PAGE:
Greetings, Loved Ones,
Well, Dennis’ night was without incident. And in this household, that’s something to celebrate! A home-health-care nurse spent the evening with us hooking him up to every kind of drip imaginable. He looks like a marionette with all the tubes and wires, but this has become the norm. It is interesting how cancer changes everything. We’re not even sure just what “the norm” is any more. I recall going to a movie once, but that was another life altogether. And at one time we actually ate a meal, complete with chewing and swallowing. But that was before I discovered the joy of take-out (and the convenience of feeding tubes) I know it won’t always be like this…except for the take-out. But right now I point out a spot of Jevity on his ear as his worst social faux pas. I can’t wait until I can make discreet gestures indicating there is a piece of spinach lodged in his teeth. (By the way, Dennis calls his feeding cans “Levity.” That’s funny) The grandkids think it would be fun to try to drink a can of Jevity through a straw stuffed up their nostrils. The more I thought about it, the more it seemed like the answer to Sunday dinner. (Hey, we have to play to our strengths. Nasal buffets would be a gastronomical step up from anything I could concoct!)
It’s interesting how, under certain conditions, you get to know someone inside and out, literally and figuratively. For instance, I can tell by merely looking at Dennis just where his lab numbers are. I can tell by his color and demeanor whether his bili is up or his white blood cell count is down. And this influences our daily routine. For instance, he can’t wear his green sweater unless his bili is under 3.1. Those shades of yellow and green clash, and it’s soooo tacky. After all, it’s all about image, isn’t it? This morning, his “ducts” must all be in a row, because his pallor says he can wear his green sweater and be “runway ready.”
Dennis is very determined to get some exercise and maintain his six-pack abs, so he frequently pushes his IV pole in laps around the house. His phenomenal dexterity is still in tact, because so far he has neither hung himself on the tubing nor tripped over the hangee thingee. His workout sounds rather like a kid riding big wheels on a wood floor. But it is actually nice to hear the whir of the wheels and see the flash of his Superman jammies as he goes about his daily rounds. While he was in the hospital, I missed the little things that indicate his presence. And last night I slept soundly listening to the beep of the feeding tube as it infused his system with “Levity” at regular intervals. A quiet, empty house is not conducive to rest.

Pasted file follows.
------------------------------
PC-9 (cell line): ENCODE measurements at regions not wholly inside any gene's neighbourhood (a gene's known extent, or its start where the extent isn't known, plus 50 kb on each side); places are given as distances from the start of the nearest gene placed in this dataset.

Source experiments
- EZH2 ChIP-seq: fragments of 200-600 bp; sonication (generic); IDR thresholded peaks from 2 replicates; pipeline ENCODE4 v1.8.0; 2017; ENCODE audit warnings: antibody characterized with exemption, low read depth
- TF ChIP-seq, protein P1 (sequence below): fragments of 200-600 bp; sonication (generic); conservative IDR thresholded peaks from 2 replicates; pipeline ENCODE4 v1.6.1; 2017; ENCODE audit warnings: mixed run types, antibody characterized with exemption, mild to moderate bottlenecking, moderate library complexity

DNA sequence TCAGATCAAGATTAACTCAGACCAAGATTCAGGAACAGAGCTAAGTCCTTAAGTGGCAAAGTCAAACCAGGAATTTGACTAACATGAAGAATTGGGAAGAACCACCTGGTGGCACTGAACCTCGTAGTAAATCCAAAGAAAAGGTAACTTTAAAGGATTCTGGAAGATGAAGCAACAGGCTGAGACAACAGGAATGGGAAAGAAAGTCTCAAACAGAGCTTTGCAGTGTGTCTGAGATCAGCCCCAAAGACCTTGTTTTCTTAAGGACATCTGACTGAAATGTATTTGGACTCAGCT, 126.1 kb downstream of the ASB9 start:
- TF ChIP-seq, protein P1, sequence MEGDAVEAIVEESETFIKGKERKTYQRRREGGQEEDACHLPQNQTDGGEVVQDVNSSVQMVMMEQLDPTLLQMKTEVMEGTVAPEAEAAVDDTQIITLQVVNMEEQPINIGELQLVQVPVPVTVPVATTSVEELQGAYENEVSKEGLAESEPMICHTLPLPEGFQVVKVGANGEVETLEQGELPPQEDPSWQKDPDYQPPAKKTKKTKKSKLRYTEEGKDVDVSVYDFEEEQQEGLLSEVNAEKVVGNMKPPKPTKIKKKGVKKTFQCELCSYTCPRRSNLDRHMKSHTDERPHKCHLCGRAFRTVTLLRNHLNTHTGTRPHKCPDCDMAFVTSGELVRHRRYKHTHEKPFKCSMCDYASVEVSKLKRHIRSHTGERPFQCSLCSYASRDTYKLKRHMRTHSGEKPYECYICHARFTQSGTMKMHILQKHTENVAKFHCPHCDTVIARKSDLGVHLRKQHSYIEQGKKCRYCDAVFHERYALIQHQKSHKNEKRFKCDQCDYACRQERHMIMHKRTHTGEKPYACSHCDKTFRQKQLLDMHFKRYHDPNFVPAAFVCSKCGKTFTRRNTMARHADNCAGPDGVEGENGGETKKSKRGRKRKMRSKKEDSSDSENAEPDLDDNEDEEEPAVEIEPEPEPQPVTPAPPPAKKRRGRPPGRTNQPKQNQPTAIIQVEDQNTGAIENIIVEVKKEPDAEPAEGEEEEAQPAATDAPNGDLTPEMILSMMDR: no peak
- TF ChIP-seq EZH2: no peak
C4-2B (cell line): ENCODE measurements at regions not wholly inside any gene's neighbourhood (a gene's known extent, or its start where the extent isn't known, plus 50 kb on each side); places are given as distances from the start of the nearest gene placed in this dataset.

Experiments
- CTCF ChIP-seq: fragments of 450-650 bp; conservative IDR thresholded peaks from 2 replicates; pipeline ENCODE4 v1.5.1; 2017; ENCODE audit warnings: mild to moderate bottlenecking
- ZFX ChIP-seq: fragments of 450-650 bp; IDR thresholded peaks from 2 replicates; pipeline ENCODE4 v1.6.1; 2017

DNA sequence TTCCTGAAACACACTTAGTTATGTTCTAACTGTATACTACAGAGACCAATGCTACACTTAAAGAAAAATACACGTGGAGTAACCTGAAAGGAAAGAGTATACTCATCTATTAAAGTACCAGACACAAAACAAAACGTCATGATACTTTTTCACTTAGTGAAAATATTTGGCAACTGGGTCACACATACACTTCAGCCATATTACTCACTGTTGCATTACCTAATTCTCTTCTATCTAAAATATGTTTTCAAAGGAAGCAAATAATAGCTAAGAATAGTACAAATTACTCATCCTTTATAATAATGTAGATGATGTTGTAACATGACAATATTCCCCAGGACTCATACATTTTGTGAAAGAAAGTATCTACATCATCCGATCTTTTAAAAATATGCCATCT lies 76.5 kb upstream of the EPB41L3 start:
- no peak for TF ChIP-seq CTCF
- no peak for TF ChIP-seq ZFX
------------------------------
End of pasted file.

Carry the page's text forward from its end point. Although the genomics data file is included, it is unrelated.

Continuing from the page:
We are so grateful for the love and prayers of our family and friends. It is good to get your comments, telephone calls and visits. You don’t know what this means to us.We have even run into friends at the Huntsman. It is always good to see friends…just the venue is bad.
We have eight more sleeps and a wake-up before the “MASSacre.” I think I figured it wrong yesterday. It would be just like me to miscalculate the time and miss the Whipple altogether, but I was never any good with numbers.(Just ask me my age if you want proof). Anyway, the surgery is still scheduled for Thursday, January 7th. We will get Dennis to the hospital on time if I have to personally carry in his body parts individually. We can hardly wait to resect the little %*&#@. Recently we were talking about what we wanted to do with it when it is finally cut out. We liked Paul Jensen’s suggestion/curse: “May that damnable thing that took you to the ER rot on the festering forelock of Beelzebub!” (Don’t you love it?) And dear Wayne Kotter called it a name that made me ask if he’d graduated from West High, but he nailed it! (Couldn’t have said it better myself!) Sam, our son-in-law, suggested we put it in a jar, place it on the table, and humiliate it to death. (Sam has always been kinder, gentler.) I personally want to channel my inner Ripley and jettison the bugger into outer darkness and obliterate it until there is nothing visible left. Please feel free to share your innermost destructive desires, and we will pass the suggestions on to Dr. Mulvihill.
Have I mentioned lately how much your comments mean to us? We are able to understand Dennis better by seeing him through different lenses. We know the place he has in our lives. But it is so enlightening to see how he has touched the lives of others. (These are his most vital vital signs, after all). I guess that is really what life is about in the long run. We are all connected, and we are all an integral part of each other. I think that is a good thing.
So tonight, if all goes well, we will check his color for any sign of increased bili, do a few laps together in his Superman jammies and my Minnie Mouse night shirt (and you thought we didn’t have a life!) and raise a cup of Jevity to his health. And tomorrow morning, we will only have seven more sleeps and a wake-up until “Mass Obliteration!”
Our love to all,